What I’ve learned while getting to know Megan is that she has a wildly unique brand of love. Her love is a straight-up, raw, awesome, unapologetic, passionate thing. She is the kind of person who loves loudly. And that’s my kind of person. In my eyes, that’s where her greatest strengths lie. Her physical strength — which is greatly admirable, no doubt — is only a surface feature of who this incredible person is. She trains hard. She focuses on health and wellness. She inspires others. Let there be no mistake: she is a badass. But, I admire her, first and foremost, for her genuine loving nature that surpasses expectations.
When my incredible friend mentioned doing a “Fit Over 40” photo session, I was ecstatic. I knew we would have an amazing time working together, and we most definitely did. I’m really proud of the finished products, and proud to call this awesome person my friend.
My first experience volunteering with Habitat for Humanity was in 2017 when a small group of Blue Springs Chamber of Commerce members volunteered on an unusually chilly spring Saturday. We spent the day working on the roof and insulating the packed dirt crawl space of a rehab home in Independence – on the same street as my first home as a baby. I learned a few new skills, got really dirty, and enjoyed wearing the most hideous safety glasses I could find. More importantly, however, I strengthened connections with the people who volunteered that day. In the process of giving time and energy to our neighbors in need, we were able to connect with one another on a level that I didn’t anticipate. Something about that teamwork and accomplishment brought me closer to everyone on that worksite.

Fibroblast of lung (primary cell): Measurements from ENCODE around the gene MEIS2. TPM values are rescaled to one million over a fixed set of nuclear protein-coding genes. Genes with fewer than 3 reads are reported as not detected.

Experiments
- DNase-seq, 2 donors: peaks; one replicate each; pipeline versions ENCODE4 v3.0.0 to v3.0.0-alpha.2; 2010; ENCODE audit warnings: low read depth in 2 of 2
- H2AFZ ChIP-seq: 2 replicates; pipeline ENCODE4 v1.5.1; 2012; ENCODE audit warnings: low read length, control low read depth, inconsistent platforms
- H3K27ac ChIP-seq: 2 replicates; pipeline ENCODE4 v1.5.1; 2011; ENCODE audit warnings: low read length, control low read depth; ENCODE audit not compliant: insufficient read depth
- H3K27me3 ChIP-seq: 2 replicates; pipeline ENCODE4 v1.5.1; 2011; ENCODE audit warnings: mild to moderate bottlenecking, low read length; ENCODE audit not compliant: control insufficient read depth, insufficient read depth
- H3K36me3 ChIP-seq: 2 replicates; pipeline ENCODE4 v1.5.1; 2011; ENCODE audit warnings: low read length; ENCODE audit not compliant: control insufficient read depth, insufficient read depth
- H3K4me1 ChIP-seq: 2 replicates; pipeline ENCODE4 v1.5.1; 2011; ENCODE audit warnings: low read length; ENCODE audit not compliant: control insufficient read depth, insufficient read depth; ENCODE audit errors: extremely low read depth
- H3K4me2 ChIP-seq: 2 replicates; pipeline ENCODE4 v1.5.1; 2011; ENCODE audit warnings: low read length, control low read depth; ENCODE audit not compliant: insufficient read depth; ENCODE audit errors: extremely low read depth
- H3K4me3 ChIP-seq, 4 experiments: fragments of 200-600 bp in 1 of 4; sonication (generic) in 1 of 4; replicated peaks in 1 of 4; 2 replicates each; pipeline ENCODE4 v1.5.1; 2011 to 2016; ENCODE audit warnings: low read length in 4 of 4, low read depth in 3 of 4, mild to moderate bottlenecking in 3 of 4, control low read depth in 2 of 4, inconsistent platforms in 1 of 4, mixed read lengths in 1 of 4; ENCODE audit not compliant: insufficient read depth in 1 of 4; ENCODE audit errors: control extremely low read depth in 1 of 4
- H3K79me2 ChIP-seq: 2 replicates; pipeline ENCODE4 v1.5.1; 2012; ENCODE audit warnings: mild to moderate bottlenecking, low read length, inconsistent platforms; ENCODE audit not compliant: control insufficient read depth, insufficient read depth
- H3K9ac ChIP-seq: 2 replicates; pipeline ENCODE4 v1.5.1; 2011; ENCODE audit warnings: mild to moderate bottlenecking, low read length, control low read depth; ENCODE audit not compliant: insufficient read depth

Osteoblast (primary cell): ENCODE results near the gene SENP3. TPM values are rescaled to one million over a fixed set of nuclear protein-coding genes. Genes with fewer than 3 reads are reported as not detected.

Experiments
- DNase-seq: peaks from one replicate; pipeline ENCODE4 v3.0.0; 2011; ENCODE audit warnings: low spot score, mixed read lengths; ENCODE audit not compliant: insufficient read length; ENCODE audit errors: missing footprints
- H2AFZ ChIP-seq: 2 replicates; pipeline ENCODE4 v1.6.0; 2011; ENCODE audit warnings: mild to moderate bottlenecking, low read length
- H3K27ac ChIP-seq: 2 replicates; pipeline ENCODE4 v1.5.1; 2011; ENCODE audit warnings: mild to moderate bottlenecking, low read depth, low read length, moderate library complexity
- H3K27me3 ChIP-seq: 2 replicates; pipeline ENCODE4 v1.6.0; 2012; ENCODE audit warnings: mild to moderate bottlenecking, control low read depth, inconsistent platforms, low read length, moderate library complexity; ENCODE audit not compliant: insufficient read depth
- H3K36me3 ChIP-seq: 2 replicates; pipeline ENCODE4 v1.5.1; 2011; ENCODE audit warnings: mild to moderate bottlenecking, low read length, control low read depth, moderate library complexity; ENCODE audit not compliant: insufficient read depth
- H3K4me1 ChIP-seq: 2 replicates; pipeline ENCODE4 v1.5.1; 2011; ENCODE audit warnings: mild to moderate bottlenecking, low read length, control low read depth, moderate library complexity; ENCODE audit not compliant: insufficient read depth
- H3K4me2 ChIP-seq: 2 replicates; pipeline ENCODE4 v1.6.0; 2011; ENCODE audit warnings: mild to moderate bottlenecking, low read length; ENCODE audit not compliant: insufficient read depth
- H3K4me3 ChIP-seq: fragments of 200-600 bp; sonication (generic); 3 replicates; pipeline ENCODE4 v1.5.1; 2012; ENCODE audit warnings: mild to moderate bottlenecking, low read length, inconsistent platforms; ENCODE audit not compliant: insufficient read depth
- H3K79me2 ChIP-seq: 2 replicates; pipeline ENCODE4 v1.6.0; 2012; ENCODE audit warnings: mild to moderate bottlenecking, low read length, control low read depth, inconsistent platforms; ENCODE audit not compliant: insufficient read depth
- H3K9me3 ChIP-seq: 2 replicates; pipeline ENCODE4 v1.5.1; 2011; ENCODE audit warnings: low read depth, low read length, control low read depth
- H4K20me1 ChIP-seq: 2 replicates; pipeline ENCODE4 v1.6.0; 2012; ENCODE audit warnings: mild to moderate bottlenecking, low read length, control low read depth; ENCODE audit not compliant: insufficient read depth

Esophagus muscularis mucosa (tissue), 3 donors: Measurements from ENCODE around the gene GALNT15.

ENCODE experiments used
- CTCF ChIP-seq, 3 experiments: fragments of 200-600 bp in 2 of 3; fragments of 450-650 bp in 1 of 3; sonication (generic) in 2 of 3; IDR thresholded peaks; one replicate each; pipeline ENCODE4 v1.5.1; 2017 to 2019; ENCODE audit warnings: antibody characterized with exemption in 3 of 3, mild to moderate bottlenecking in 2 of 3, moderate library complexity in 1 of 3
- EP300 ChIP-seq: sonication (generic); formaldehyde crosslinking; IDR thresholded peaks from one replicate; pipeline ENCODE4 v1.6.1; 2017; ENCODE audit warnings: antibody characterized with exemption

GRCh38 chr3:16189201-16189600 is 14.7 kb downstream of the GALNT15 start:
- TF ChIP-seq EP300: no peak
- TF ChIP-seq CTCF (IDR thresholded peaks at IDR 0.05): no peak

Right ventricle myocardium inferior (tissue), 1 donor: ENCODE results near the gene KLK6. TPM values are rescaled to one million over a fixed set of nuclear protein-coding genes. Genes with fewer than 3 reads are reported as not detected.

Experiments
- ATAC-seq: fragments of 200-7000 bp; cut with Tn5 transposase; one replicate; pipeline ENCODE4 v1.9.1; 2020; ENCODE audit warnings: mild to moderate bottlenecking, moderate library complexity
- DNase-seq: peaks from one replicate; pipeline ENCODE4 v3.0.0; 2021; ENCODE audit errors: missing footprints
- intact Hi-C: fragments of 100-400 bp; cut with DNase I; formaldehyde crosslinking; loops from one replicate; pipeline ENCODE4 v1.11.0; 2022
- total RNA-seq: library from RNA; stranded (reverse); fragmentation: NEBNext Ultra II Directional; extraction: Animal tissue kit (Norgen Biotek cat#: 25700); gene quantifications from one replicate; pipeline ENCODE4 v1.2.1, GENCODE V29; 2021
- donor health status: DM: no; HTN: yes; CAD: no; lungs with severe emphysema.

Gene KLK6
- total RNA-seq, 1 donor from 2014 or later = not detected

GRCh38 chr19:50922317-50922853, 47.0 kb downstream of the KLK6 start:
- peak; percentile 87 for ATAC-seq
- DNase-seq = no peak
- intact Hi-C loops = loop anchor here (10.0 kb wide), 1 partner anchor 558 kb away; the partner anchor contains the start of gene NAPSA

But this isn’t about what I receive from volunteering; that’s simply a bonus. The greatest result of our day of work is that it was a tiny step toward helping a deserving family become homeowners. Habitat homeowners help build or repair their own homes alongside volunteers and pay an affordable zero-interest mortgage or repair loan. This allows homeowners to achieve the strength, stability, and independence they need to build a better life and future for themselves and for their families. This is a crucial element of strong and healthy communities.